A legendary mountain climber finds his toughest peaks to scale when he joins forces with indigenous Peruvian revolutionaries in 1965. Though his reputation as a leader of climbing expeditions is nonpareil, Jim Bridgman’s career as a guide is going nowhere. And one goal continues to elude him: Nevado Viracocha, the highest peak in the Andes. But that’s before he agrees to help Father BartolomÇ D’Annunzio search for his inspirational old mentor, Father Mariano Raimondi, in the treacherous backcountry he’s rumored to have exiled himself to. Jim succeeds in reuniting the two priests, but his expedition brings him to the attention of Major Joaquin Zamora, who tosses him into an unforgiving prison mine and waits for him to die. Miraculously escaping, Jim finds himself weakened in body but immeasurably strengthened in spirit by his growing closeness to the cause of the natives. (So, in a more perfunctory parallel, does Charlie Newell, an American reporter who “had taken considerable risk for this story, never imagining that he would become part of it.”) Realizing that he needs to make one last heroic assault on Nevado Viracocha in order to galvanize the scattered poor and perhaps open himself to a mystical vision, Jim tears himself from the side of Rosa de Melgarejo, the rebel who’s been sharing his sleeping bag, and prepares for the most hazardous climb of his life, undeterred by the dangerous terrain, the uncertain weather, and the unceasing storm of clichÇs raining down on this hushed, heartfelt knockoff of For Whom the Bell Tolls. Like the brutal government forces, Cosgrove’s debut novel, blanketing every corner of “the sublime agony that was Peru” in soggy inspirational tracts, leaves only the natural landscape itself clothed in dignity and grandeur.

Pub Date: March 1, 1999

ISBN: 0-684-83414-6

Page Count: 304

Publisher: Simon & Schuster

Review Posted Online: May 20, 2010

Kirkus Reviews Issue: Feb. 15, 1999

Did you like this book?

No Comments Yet

An enjoyable, cozy novel that touches on tough topics.


A group of strangers who live near each other in London become fast friends after writing their deepest secrets in a shared notebook.

Julian Jessop, a septuagenarian artist, is bone-crushingly lonely when he starts “The Authenticity Project”—as he titles a slim green notebook—and begins its first handwritten entry questioning how well people know each other in his tiny corner of London. After 15 years on his own mourning the loss of his beloved wife, he begins the project with the aim that whoever finds the little volume when he leaves it in a cafe will share their true self with their own entry and then pass the volume on to a stranger. The second person to share their inner selves in the notebook’s pages is Monica, 37, owner of a failing cafe and a former corporate lawyer who desperately wants to have a baby. From there the story unfolds, as the volume travels to Thailand and back to London, seemingly destined to fall only into the hands of people—an alcoholic drug addict, an Australian tourist, a social media influencer/new mother, etc.—who already live clustered together geographically. This is a glossy tale where difficulties and addictions appear and are overcome, where lies are told and then forgiven, where love is sought and found, and where truths, once spoken, can set you free. Secondary characters, including an interracial gay couple, appear with their own nuanced parts in the story. The message is strong, urging readers to get off their smartphones and social media and live in the real, authentic world—no chain stores or brands allowed here—making friends and forming a real-life community and support network. And is that really a bad thing?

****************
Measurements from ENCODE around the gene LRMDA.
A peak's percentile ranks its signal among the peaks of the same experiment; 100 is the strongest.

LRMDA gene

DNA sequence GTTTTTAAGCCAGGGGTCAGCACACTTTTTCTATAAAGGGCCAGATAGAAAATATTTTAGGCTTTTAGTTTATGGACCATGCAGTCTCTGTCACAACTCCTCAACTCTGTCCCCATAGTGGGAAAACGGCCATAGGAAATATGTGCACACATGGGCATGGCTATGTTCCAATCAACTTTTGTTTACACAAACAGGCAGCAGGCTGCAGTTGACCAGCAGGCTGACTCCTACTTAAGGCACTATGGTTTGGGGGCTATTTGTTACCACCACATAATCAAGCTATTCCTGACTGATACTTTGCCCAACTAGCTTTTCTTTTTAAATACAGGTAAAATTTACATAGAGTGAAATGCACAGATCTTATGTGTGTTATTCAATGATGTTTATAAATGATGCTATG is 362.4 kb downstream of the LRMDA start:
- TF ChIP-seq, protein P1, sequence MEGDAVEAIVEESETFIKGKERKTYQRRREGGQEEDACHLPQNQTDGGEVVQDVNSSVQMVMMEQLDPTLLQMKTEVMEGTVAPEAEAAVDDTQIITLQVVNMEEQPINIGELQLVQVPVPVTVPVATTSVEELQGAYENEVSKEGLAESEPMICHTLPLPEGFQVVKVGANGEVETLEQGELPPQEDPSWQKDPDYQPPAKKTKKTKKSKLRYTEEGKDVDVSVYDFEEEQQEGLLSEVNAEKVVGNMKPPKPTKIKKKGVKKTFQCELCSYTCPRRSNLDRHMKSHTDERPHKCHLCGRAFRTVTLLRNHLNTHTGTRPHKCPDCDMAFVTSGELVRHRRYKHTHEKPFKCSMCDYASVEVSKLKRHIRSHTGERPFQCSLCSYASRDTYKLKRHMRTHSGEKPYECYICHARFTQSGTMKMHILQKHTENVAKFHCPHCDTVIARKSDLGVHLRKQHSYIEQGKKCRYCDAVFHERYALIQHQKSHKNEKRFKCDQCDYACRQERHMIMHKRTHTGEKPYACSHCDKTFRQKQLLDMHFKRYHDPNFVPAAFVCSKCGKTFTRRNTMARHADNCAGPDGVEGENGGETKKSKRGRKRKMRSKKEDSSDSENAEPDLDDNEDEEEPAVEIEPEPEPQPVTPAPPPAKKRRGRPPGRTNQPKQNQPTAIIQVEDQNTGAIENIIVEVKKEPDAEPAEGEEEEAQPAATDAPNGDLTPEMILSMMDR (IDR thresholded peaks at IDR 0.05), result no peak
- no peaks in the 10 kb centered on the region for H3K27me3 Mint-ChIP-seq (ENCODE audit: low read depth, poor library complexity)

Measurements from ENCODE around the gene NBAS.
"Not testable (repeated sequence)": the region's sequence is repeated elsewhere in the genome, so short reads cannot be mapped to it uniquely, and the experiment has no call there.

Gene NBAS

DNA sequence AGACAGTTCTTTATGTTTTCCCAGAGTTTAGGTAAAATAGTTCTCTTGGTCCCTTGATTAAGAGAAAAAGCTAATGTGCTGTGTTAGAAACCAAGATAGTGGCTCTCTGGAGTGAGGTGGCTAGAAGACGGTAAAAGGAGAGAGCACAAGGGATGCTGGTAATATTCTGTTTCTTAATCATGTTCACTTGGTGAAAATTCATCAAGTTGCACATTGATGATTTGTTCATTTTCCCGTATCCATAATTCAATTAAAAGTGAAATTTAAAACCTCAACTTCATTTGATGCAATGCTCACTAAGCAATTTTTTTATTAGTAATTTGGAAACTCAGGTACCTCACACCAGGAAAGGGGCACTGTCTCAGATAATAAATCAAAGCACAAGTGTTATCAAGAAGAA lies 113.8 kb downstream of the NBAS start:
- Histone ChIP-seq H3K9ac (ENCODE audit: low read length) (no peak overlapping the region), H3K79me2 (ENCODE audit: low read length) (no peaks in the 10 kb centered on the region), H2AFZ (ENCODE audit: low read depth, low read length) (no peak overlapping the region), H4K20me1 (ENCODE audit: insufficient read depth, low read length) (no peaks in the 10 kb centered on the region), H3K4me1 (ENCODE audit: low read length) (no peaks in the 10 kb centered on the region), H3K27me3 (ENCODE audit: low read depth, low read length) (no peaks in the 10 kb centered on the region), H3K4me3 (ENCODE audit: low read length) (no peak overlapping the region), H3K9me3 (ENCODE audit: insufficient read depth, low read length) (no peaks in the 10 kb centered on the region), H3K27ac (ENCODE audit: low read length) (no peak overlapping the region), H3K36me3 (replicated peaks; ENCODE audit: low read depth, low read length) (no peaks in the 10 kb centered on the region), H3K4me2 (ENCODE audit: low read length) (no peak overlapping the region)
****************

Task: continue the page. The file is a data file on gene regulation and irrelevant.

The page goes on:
An enjoyable, cozy novel that touches on tough topics.

Pub Date: Feb. 4, 2020

ISBN: 978-1-9848-7861-8

Page Count: 368

Publisher: Pamela Dorman/Viking

Review Posted Online: Oct. 27, 2019

Kirkus Reviews Issue: Nov. 15, 2019

Did you like this book?

A strict report, worthy of sympathy.


A violent surfacing of adolescence (which has little in common with Tarkington's earlier, broadly comic, Seventeen) has a compulsive impact.

"Nobody big except me" is the dream world of Holden Caulfield and his first person story is down to the basic, drab English of the pre-collegiate. For Holden is now being bounced from fancy prep, and, after a vicious evening with hall- and roommates, heads for New York to try to keep his latest failure from his parents. He tries to have a wild evening (all he does is pay the check), is terrorized by the hotel elevator man and his on-call whore, has a date with a girl he likes—and hates, sees his 10 year old sister, Phoebe. He also visits a sympathetic English teacher after trying on a drunken session, and when he keeps his date with Phoebe, who turns up with her suitcase to join him on his flight, he heads home to a hospital siege. This is tender and true, and impossible, in its picture of the old hells of young boys, the lonesomeness and tentative attempts to be mature and secure, the awful block between youth and being grown-up, the fright and sickness that humans and their behavior cause the challenging, the dramatization of the big bang. It is a sorry little worm's view of the off-beat of adult pressure, of contemporary strictures and conformity, of sentiment….

A strict report, worthy of sympathy.

Pub Date: June 15, 1951

ISBN: 0316769177

Page Count: -

Publisher: Little, Brown

Review Posted Online: Nov. 2, 2011

Kirkus Reviews Issue: June 15, 1951

Did you like this book?